For the past decade or so, a revolution has been brewing in virtually every home across America. A certain visual medium, once disdained by any self-respecting artist, is now at the forefront of popular, daring and truly visionary filmmaking. Yearly, it has amassed viewers from coast to coat, drawing them into its following. It has gained respectability from even the most persistent critics. It has formed its own auteurs; its own celebrities; its own loyal fan base. And it’s making the move to the big screen.

I’m talking about television.

Now, this is hard for me. As a film critic, it takes a lot to admit this, especially while suppressing the instinctive eye-rolling and defensive balking that comes with any “TV vs. film” debate. But the simple truth is this: Many of the shows formerly or currently on television are infinitely more interesting, imaginative and credible than any movie coming out of Hollywood today.

It’s funny to think how we got here. I’m sure if 20 years ago you were to say television would be the leader of the visual arts, any industry person would laugh at you. Television was for “Saved by the Bell” and “Growing Pains,” not audacious, inventive programming. It was moviemakers who brought their distinctive visions to the screen, who pushed boundaries, who entertained us while showing us something new.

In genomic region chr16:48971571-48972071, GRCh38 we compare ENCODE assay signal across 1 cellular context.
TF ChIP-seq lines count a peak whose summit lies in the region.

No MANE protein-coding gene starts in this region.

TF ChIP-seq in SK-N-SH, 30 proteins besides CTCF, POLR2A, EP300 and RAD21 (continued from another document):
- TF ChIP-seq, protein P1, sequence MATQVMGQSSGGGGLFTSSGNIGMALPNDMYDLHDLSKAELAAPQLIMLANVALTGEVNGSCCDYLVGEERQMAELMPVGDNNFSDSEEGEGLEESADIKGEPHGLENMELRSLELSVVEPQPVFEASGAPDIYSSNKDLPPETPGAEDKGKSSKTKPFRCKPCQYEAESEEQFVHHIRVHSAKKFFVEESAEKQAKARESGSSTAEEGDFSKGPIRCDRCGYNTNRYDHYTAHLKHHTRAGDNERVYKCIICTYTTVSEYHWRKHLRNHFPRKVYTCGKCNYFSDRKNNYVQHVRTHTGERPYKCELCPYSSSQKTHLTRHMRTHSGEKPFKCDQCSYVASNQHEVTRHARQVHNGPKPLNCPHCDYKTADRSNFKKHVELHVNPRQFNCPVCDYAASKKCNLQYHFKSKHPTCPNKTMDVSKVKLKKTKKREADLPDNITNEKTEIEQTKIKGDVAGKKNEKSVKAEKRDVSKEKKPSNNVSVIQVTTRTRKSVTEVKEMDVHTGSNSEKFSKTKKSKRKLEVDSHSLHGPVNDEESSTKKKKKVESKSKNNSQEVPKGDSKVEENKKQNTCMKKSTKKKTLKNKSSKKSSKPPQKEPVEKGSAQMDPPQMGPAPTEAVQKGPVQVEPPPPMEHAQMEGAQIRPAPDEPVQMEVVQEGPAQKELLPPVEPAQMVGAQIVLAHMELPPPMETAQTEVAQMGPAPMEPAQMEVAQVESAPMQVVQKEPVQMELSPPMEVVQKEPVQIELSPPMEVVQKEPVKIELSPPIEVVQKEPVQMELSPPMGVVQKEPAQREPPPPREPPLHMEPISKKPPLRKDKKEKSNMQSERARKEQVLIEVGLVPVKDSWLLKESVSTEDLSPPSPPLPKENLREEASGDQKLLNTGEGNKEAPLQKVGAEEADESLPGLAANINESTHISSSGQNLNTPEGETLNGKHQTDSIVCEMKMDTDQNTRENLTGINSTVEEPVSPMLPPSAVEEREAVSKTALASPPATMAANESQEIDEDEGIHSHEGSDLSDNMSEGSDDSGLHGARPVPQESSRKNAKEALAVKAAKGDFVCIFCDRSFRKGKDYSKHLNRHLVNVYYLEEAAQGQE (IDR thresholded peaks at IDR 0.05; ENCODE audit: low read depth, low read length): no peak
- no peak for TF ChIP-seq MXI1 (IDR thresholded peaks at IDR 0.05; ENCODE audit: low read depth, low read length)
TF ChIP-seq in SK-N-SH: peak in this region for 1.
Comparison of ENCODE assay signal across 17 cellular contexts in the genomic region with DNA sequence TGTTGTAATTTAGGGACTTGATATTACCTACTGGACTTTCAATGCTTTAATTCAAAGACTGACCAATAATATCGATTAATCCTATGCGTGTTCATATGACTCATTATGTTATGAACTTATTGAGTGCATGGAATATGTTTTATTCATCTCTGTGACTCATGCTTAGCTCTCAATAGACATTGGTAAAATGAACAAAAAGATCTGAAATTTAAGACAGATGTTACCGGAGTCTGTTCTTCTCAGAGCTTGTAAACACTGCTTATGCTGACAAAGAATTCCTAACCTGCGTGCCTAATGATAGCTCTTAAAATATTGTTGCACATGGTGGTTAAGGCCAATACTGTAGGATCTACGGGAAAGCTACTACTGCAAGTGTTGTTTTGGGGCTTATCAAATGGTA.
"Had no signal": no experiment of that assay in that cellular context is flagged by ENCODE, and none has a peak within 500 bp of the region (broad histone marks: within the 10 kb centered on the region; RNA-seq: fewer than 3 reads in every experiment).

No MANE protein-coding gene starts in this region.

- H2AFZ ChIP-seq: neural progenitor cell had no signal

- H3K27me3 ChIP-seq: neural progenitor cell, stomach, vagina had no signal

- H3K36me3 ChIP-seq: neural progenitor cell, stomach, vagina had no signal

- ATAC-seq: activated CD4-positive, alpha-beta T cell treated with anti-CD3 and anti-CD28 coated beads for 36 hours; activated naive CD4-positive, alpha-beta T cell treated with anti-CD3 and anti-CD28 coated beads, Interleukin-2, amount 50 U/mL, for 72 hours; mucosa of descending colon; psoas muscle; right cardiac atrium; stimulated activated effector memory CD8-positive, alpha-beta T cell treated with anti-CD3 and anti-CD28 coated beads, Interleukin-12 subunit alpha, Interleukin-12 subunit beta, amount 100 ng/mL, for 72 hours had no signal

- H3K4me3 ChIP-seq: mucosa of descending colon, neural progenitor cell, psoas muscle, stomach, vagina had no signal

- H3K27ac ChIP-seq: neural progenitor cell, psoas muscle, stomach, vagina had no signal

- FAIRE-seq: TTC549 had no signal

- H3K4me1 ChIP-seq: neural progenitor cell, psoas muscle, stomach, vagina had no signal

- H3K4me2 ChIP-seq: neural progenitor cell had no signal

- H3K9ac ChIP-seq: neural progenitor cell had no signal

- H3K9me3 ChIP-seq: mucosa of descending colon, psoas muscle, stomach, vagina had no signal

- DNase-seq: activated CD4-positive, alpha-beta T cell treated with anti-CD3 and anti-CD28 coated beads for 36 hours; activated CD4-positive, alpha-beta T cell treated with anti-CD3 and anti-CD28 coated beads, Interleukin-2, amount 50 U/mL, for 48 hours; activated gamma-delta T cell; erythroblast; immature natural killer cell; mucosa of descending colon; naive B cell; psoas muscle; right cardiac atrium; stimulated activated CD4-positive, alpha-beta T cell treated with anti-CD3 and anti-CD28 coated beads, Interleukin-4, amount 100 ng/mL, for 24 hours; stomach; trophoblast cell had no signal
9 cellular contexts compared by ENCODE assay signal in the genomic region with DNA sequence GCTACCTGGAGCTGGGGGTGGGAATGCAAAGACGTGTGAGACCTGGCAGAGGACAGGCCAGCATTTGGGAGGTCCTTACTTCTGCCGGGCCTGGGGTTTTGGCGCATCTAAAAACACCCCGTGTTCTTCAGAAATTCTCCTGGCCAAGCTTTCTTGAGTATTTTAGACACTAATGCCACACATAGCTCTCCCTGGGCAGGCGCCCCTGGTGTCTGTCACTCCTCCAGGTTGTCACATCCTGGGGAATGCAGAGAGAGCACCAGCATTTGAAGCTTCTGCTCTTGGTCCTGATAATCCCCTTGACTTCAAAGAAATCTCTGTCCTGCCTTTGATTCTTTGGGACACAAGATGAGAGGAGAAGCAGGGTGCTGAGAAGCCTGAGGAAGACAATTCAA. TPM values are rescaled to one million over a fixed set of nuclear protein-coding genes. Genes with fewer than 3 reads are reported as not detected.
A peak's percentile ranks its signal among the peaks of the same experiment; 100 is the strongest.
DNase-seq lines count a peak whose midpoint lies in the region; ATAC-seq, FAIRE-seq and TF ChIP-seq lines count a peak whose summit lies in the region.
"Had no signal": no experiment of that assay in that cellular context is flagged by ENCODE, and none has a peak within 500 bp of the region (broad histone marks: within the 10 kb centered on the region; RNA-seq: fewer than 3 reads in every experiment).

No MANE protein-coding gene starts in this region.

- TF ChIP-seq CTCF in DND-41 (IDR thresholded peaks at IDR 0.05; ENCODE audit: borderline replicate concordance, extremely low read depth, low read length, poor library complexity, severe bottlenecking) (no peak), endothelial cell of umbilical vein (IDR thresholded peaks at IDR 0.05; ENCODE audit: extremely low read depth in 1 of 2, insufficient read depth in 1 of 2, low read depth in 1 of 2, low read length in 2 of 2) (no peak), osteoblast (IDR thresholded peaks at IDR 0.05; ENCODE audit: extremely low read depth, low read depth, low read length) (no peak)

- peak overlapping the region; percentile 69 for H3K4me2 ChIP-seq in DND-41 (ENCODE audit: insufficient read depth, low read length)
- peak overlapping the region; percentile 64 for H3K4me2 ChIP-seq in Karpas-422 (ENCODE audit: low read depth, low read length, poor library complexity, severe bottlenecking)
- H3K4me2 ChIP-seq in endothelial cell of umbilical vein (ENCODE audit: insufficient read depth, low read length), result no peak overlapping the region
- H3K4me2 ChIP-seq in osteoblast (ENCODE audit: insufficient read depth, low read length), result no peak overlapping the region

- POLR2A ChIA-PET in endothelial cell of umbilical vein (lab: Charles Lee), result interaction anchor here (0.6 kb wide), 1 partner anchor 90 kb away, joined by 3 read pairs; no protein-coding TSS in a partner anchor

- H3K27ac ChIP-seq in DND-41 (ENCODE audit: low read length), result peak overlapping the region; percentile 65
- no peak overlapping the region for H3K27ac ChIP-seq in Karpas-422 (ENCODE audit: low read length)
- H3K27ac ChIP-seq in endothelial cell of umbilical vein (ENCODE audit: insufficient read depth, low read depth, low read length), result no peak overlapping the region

How the mighty have fallen.

A few weeks ago, I was watching an episode of the now-defunct Showtime series “Dead Like Me.” For those who aren’t familiar with it, the show deals with a group of grim reapers and their various social entanglements as they learn to live with their new job in the afterlife. The show was unique, to say the least, and its caustic humor and gloomy quirkiness were probably the reasons it never really found an audience – at least not until it was taken off the air.

Now, compare “Dead Like Me” to something like “Just Like Heaven” (2005), a fairly recent Reese Witherspoon vehicle that also deals with the premise of a young woman coming to terms with her own death. It’s like comparing a ripe McIntosh apple to a piece Styrofoam display fruit. It’s to be expected that a film like “Just Like Heaven” will be contrived – it’s a romantic comedy, after all. The more significant problem is that there’s no imagination involved whatsoever. Repackaging a once-popular film (in this case, “Ghost”) with a contemporary Hollywood star and calling it a day doesn’t make for a fresh movie-watching experience – yet it’s something that has been happening recently with many Hollywood films. A television show like “Dead Like Me” is simply more vibrant, unique and audacious, and that makes it a hell of a lot more interesting to watch.

It’s no wonder so many people are tuning into cable television to get their entertainment fix. With quality shows like “The Sopranos,” “The Wire,” “Carniv

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